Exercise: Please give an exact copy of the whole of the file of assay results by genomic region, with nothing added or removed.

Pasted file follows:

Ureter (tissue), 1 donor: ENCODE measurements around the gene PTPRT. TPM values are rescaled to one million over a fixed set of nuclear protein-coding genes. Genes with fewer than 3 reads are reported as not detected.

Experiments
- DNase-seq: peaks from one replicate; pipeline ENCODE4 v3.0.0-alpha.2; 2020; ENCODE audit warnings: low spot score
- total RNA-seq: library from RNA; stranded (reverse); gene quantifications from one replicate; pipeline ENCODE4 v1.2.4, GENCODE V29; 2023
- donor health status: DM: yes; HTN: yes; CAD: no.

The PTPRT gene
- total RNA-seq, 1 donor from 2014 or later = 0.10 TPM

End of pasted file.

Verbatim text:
Ureter (tissue), 1 donor: ENCODE measurements around the gene PTPRT. TPM values are rescaled to one million over a fixed set of nuclear protein-coding genes. Genes with fewer than 3 reads are reported as not detected.

Experiments
- DNase-seq: peaks from one replicate; pipeline ENCODE4 v3.0.0-alpha.2; 2020; ENCODE audit warnings: low spot score
- total RNA-seq: library from RNA; stranded (reverse); gene quantifications from one replicate; pipeline ENCODE4 v1.2.4, GENCODE V29; 2023
- donor health status: DM: yes; HTN: yes; CAD: no.

The PTPRT gene
- total RNA-seq, 1 donor from 2014 or later = 0.10 TPM